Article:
Surgery set for Monday

Today, I met with my neurosurgeon who will be performing a discectomy on Monday. First of all, he came in  to talk within 10 minutes - I love it when a physician office is run efficiently. I HATE waiting.

Anyway, he looked at my MRI from yesterday and that there's definitely a LARGE herniated disc sitting on my sciatic nerve (L4, we knew that) and that there's a smaller herniation on the disc below it (L5). He said that the discs looks to be in the same spot as the MRI I had in June - which seems weird to me because that doesn't explain why I'm in so much pain/numbness the last few weeks, whereas in June, I could tolerate it and still go about my daily life.

He said we could try a steroid injection, but that he wouldn't recommend it (that's what my rehab doctor said also) because the canal is so tight with the huge disc sticking out, and since it has not gone in since January and it's been almost 9 months, that it was unlikely to do so.

He also pointed out that it's possible I could develop cauda equina syndrome and would then need emergency surgery if I lose control of my bowel/bladder. The bulge is dangerously close to hitting those nerves in its current condition, so that alone makes me on the plus side of surgery. I do NOT want to walk around with a bag.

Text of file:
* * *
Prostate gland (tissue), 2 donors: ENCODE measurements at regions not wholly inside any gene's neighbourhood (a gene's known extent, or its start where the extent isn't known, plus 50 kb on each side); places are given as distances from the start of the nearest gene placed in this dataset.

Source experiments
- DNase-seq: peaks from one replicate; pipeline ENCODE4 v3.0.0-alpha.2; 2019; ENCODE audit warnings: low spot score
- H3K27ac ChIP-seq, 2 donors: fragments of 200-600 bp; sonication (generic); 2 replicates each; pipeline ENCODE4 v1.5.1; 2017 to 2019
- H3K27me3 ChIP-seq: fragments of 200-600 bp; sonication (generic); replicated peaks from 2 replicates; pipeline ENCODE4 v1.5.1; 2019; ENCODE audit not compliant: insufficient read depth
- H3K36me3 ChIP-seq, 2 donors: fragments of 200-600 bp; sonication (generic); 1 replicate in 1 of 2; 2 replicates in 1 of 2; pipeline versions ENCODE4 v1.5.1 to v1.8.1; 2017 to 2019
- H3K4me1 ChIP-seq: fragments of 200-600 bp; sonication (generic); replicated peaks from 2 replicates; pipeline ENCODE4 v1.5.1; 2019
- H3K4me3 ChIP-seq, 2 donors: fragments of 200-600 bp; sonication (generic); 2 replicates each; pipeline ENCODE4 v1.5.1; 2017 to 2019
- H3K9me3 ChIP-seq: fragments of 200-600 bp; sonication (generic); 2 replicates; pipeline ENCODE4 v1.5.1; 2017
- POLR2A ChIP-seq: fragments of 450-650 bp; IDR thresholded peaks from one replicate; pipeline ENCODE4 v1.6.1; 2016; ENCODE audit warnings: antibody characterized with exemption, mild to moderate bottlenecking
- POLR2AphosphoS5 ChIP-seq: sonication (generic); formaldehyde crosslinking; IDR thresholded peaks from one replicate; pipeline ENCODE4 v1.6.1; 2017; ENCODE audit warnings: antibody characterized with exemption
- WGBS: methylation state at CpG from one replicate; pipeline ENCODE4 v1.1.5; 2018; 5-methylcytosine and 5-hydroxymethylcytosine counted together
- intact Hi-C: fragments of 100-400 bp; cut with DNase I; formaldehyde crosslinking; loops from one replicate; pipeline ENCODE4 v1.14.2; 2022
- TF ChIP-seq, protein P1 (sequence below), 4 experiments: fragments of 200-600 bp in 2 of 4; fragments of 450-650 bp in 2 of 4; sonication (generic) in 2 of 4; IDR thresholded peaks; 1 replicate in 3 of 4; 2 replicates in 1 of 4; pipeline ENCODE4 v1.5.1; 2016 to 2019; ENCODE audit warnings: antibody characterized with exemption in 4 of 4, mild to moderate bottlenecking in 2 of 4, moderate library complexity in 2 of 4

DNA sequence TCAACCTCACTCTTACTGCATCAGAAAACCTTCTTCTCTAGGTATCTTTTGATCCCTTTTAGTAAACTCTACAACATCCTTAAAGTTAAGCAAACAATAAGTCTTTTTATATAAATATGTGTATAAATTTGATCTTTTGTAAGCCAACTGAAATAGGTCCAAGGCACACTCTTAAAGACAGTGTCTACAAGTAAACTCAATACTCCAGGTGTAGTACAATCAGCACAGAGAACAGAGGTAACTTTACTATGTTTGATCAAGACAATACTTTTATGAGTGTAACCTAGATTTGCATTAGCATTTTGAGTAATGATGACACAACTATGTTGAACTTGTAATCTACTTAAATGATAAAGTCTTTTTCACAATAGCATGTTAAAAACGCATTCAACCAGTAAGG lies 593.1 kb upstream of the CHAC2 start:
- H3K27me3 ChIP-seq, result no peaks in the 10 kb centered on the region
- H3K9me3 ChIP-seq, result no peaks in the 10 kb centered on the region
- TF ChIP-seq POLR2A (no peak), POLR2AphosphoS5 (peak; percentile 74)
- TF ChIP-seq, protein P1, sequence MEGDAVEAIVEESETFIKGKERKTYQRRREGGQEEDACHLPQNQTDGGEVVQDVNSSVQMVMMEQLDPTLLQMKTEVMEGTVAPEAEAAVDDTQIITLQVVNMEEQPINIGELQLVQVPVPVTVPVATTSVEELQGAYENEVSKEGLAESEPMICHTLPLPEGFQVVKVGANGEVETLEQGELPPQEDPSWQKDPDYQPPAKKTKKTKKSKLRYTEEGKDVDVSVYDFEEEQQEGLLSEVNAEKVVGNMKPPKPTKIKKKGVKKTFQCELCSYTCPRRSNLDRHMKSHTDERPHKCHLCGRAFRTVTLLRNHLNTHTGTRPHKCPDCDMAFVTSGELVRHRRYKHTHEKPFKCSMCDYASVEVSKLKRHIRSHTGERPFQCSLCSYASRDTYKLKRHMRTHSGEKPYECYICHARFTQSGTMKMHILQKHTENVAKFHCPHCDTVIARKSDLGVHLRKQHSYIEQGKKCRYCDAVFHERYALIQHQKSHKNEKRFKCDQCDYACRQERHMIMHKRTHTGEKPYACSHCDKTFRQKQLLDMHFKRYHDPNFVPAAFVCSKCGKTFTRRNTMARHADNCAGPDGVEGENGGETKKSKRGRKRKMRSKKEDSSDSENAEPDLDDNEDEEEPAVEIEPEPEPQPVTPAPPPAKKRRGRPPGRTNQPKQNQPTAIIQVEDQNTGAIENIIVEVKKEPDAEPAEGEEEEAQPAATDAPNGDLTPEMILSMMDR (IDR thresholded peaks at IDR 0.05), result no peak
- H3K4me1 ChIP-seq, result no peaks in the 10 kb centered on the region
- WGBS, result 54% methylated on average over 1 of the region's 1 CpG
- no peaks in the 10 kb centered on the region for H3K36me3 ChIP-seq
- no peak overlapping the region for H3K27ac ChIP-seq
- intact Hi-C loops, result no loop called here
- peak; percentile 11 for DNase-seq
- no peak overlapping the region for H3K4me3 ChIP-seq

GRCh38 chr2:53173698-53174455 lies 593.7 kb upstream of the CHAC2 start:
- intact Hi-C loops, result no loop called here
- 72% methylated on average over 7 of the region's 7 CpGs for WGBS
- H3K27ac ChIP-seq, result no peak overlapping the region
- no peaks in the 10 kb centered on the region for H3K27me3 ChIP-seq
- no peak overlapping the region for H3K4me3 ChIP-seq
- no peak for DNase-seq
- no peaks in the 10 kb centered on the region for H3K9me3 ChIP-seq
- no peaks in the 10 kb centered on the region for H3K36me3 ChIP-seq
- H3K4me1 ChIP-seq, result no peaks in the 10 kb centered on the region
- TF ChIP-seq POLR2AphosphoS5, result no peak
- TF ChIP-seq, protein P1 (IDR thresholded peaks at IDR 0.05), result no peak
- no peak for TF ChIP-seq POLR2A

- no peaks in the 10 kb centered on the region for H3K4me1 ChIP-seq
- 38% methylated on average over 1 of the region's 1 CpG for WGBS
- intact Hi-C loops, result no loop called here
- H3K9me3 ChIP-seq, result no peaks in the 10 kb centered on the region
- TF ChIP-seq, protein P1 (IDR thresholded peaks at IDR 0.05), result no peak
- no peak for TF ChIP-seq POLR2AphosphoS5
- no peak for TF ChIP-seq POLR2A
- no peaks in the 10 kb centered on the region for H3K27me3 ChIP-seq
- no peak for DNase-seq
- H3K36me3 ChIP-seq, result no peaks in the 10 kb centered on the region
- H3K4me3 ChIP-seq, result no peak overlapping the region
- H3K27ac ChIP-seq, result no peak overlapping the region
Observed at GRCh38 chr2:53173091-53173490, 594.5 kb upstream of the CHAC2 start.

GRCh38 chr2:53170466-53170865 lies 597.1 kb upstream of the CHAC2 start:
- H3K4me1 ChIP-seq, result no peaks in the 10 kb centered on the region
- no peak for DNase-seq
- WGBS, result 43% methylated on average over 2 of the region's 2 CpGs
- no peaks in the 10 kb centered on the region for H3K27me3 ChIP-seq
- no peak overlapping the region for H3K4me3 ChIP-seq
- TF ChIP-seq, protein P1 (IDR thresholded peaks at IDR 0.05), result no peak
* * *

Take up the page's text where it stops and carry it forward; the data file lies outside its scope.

So, we talked it over with him and with his nurse. We decided that for me, surgery is probably the best option to get me back to a normal life. I could wait it out and see what happens, but it is very likely that pain/numbness episodes of this nature will continue. If this were a two-day thing, I'd probably be more likely to hold off on surgery, but two weeks in a wheelchair and not being able to pick up my child, not to mention living on narcotics with unbearable pain, is not something I'd like to repeat. Ever.

I will have to stay home for two weeks (I do plan to work from home some) and no lifting anything more than a milk jug for six weeks. That puts a lot of pressure on the hubs. Even though he's primary caretaker as it is, the never-ending attention an infant requires is definitely taxing on even the most patient person. But we both know that this is for the best and will be worth it when I'm 100 percent again.

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